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Red light cameras: A liberty issue or a safety issue?

Every year we lose more of our liberty. From unwanted intimate encounters with TSA agents, to calls for limits on free speech after Tucson. Even the freedom of the open road isn’t as free as it once was with the introduction of cameras at intersections and on highways. A discussion of red light cameras may appear to be strictly a safety issue but I believe that the controversy over these cameras is more political than many people realize. It’s somewhat like the anthropogenic global warming theory.

In the beginning AGW wasn’t politicized, it was simply a scientific theory. As time went on those of us on the consevative side read all the articles, looked at the empirical evidence and came to the conclusion that AGW was a hoax. As for those on the left — if they didn’t plan it from the very beginning — they quickly realized that the AGW theory would allow them unlimited power to regulate the economy. As we all know, liberals never let the truth get in the way of government expansion. And who can argue that having cameras on every street corner is not conducive to a larger more intrusive government?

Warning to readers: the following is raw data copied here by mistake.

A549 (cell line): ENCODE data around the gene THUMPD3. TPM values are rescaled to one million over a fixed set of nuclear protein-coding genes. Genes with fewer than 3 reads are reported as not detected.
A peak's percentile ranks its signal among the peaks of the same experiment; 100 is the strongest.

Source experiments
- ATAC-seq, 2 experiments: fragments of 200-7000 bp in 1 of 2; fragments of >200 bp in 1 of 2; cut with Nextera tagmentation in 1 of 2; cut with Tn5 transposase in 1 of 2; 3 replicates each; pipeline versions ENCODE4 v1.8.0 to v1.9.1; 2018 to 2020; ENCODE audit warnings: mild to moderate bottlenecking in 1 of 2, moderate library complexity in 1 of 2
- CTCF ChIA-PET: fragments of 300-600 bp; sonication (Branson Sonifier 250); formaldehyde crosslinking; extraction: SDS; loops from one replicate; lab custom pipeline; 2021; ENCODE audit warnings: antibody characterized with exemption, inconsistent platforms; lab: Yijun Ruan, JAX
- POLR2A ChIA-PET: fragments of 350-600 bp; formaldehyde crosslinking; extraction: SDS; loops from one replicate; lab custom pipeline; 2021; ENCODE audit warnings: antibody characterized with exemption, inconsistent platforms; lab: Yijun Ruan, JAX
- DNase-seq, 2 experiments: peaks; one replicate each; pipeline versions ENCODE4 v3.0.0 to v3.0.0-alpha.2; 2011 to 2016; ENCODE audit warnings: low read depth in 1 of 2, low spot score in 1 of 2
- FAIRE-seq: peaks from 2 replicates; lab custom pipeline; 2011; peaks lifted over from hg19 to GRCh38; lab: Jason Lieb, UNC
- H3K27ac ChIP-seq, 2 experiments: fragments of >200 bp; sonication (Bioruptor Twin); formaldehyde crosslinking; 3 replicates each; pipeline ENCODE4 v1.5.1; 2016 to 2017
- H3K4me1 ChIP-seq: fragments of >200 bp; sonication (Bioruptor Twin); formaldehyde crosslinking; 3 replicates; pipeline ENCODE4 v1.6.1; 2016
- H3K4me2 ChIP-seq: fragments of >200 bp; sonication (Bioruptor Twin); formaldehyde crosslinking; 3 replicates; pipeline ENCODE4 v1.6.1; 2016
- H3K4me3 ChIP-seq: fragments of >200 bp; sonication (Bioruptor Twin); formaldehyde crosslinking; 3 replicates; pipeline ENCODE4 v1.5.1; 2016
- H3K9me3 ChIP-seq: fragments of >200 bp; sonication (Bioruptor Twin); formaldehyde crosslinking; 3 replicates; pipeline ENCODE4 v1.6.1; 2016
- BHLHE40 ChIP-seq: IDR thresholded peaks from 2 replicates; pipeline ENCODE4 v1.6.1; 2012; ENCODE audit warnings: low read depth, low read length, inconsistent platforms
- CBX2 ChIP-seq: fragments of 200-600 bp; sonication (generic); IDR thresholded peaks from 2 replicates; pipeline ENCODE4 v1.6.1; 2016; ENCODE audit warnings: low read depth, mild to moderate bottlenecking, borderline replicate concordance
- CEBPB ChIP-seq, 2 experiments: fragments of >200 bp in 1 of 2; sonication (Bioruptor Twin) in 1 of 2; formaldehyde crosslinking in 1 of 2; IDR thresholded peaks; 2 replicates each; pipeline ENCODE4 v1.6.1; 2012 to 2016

However, the red light camera issue hasn’t become so politicized yet, it’s not a clear cut case of us vs. them. Many conservatives, looking at it from a law and order point of view, might say that the small amount of freedom we give up is worth it to catch those red light scofflaws and make the roads safer and they would have a point except for one small detail. The cameras don’t work as advertised, they don’t make the roads safer. In many cases it’s just the opposite. To back up my outrageous claim I offer three news stories. The first is an excerpt from a recent article from the UK’s Telegraph:

The number of people killed and seriously injured on Britain’s roads continued to fall as speed cameras were taken out of use last year. There were 510 deaths between July and September, compared to 596 in the same period in 2009.

This represented a 14 per cent drop at a time when the volume of traffic fell by only 1.3 per cent. There was also a five per cent reduction in the tally of people killed or serious injured.

The continuing decline in serious casualties coincided with the retreat of the speed camera programme as cash-strapped councils began switching off devices because of spending cuts.

Somerset, Oxfordshire and Wiltshire were among the areas where the number of active cameras was reduced.

The figures will add weight to those who have argued that the proliferation of cameras over the past decade had little to do with fall in casualties during the same period.